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Got a few hours in Subic? Here are 3 spots to visit for different vibes

Got a few hours in Subic? Here are 3 spots to visit for different vibes

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  • This thriving weekender’s beach town has a lot to offer, from specialty coffee to Neapolitan pizza by the bay

Subic Bay has long been famous as a weekend destination, thanks to its proximity to Manila. Covering areas of Zambales and Bataan, Subic boasts seaside views and a number of family-friendly attractions. It also features noteworthy shipwreck dive sites given the area’s significance during the Spanish-American war.

Over the years, Subic Bay has also established itself as a haven for shopping. As a freeport, Subic hosts a plethora of duty-free shops and outlet stores, all while growing its own community of local establishments. The beach town remains mostly quiet (compared at least to the loud bustle of the metropolitan capital), but it is undeniably thriving with food spots and local businesses.

If you’ve got a few hours to spare on your weekend itinerary, hit up these local spots.

For good coffee and proudly local ingredients: Hometown Cafe

Wow World Complex, Rizal Highway, Subic Bay Freeport Zone, Olongapo
7 a.m. to 9 p.m. daily

The small coffee shop owned by photographer RG Medestomas, his siblings, and cousin, started with a goal of growing the area’s coffee culture.

“Since the community in Subic [and] Olongapo is still new and young to specialty coffee, we introduced both a familiar taste in our espresso (dark choco and nutty) and something more light and complex (single origins) to the table,” Medestomas says in an interview with F&B Report.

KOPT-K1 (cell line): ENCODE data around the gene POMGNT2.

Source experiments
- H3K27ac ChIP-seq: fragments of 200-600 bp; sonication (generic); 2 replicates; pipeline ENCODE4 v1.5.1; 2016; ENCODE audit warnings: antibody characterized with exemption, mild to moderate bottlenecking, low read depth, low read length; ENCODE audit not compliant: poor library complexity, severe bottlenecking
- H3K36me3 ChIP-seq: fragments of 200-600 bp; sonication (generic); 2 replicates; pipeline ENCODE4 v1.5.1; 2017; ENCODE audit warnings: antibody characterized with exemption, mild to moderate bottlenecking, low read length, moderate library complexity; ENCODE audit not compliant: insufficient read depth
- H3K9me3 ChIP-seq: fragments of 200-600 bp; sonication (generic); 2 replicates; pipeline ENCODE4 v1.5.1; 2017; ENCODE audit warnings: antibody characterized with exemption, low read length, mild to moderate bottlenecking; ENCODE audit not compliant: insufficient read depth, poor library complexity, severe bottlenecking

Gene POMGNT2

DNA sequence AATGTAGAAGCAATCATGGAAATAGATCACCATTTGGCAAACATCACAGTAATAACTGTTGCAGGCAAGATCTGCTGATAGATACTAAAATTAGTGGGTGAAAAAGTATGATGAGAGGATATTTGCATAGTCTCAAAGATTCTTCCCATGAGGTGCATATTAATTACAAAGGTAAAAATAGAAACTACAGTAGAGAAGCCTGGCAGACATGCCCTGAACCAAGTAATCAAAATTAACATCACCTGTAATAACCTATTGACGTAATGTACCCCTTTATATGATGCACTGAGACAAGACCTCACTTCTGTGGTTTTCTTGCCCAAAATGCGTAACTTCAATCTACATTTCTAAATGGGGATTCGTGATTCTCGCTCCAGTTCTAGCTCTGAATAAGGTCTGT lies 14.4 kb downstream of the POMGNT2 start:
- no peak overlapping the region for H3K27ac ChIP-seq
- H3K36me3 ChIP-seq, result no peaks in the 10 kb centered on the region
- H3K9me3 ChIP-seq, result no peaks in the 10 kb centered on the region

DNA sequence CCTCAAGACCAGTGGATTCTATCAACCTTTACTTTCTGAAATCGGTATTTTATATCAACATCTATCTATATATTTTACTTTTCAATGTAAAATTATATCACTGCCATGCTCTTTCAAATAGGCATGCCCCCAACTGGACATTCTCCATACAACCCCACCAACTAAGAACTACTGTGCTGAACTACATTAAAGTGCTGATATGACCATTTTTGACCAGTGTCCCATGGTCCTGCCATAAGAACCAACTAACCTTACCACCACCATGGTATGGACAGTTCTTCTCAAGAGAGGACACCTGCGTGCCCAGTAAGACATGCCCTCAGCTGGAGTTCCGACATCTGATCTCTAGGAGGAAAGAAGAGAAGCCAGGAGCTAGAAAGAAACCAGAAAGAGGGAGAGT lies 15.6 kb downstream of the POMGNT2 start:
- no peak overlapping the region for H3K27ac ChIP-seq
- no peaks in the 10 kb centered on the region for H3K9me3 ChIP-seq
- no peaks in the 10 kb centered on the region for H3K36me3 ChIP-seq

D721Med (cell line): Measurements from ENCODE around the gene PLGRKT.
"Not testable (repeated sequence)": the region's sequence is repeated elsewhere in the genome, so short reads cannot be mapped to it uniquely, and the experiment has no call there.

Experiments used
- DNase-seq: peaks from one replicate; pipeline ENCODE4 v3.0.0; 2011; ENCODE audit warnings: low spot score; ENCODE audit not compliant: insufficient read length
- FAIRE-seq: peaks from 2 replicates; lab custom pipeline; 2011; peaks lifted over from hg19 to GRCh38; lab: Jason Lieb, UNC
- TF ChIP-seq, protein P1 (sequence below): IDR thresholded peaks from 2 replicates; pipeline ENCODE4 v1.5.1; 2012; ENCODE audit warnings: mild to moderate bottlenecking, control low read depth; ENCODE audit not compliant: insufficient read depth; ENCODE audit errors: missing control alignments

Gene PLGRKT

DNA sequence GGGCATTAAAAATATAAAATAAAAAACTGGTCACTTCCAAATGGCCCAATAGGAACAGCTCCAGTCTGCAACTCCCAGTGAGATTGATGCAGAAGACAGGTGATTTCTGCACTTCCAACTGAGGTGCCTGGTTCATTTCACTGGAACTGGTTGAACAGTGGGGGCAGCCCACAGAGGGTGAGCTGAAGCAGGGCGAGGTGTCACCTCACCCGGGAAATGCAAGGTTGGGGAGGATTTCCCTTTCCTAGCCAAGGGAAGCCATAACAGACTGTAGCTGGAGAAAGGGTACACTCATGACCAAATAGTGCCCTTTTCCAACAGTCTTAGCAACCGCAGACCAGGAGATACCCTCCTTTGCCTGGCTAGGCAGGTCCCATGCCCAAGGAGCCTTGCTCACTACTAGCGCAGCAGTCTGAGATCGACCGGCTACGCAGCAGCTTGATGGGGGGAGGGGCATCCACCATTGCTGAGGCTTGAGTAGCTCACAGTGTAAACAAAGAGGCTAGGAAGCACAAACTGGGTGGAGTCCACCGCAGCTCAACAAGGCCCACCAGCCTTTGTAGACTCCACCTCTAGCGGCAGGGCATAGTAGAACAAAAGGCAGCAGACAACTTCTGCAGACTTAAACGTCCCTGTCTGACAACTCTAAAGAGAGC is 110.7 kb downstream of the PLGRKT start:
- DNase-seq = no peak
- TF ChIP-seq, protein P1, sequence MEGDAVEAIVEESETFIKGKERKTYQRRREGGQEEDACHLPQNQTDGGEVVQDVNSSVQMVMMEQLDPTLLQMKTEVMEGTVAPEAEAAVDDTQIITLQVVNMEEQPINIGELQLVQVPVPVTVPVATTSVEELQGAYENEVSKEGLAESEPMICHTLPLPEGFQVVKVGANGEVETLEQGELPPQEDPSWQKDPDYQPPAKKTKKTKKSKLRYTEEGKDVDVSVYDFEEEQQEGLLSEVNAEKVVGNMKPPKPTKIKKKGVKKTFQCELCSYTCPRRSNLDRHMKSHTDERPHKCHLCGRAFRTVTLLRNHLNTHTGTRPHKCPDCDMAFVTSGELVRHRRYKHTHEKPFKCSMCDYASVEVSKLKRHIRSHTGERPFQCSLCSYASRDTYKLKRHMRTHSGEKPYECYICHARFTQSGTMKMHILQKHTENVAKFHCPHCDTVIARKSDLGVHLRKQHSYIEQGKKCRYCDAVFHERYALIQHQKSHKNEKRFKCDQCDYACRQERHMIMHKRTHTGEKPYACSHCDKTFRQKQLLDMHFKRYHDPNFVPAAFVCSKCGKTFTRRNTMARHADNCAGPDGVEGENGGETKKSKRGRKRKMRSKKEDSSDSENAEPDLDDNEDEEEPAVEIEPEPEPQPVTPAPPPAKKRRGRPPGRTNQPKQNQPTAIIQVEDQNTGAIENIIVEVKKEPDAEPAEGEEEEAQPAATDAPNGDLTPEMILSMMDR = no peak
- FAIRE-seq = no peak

The result is a pretty solid drink menu with enough options to cater to coffee enthusiasts, those curious about specialty coffee, and even non-coffee drinkers. The cafe also offers special coffee drinks crafted with ingredients sourced from farmers and suppliers from the area. Their honey oat latte, for example, uses wild honey from Hagdanan Farm in Bataan, while their sea salt latte uses the artisanal salt asin sa buy-o of Botolan, Zambales.

Berry basil fizz and iced dirty horchata
Ube madeleines

Be sure to try their pastries, too. The cafe has also partnered with Olongapo-based Sefina’s Bakery for exclusive treats like their ube madeleines.

For a taste of local culinary talent: Leonardo’s Pizza Tradizionale

Rotonda Food Park, Moonbay Marina, Subic Bay Freeport Zone, Olongapo
3 p.m. to 9 p.m. Tuesdays to Thursdays, 3 p.m. to 10 p.m. Fridays to Sundays, closed on Mondays

Leonardo’s Pizza Tradizionale is another pandemic-born business that has found a home in Subic. The owner and chef, Art Lintag, had spent years working in kitchens abroad, and has continuously been fueled by the desire to further hone his cooking. One day, he shares, he discovered the best pizza, not from a chef or mentor, but at a backyard dinner party of an Italian acquaintance. That pushed him to learn how to make Neapolitan pizza the traditional way. 

Years later, during the pandemic, Lintag and his wife found themselves eating pizza and mulling over how he could possibly make his own pizza, too—one that would really capture the taste and quality he’s looking for. And so he set to work, even going as far as his own brick oven specially crafted for his specifications.

Now Leonardo’s is steadily growing their reputation as a must-visit Italian restaurant in the area. Definitely go for their tartufo e funghi and diavola pizzas, which they recommend eating with a dash of chili honey. Also don’t miss the flavorful and tender grilled octopus. On a particularly hot day, you might also want to pair it all with an Aperol cocktail.

To get the Subic seaside experience: Vasco’s Restaurant

Lot 14, Argonaut Highway, Subic Bay Freeport Zone
Open 24 hours

The restaurant is filled with finds from deep sea dives

You don’t have to be checked in at the hotel to access Vasco’s Restaurant, but you’ll walk through a small museum filled with various marine artifacts to get to the dining area. 

The space overlooks the bay, offering calming ocean views during the day and stunning sunsets in the afternoon. The restaurant is also decorated with various antiques and knick-knacks (…thingamabobs? More than 20?) found from deep sea dives—this is because the Australian owner is a known professional diver in the area. 

Chicken ala Vasco’s, kinilaw, and sisig

The restaurant’s menu consists of standard Filipino and American fare; nothing groundbreaking, in all honesty, but definitely come for the vibes. 

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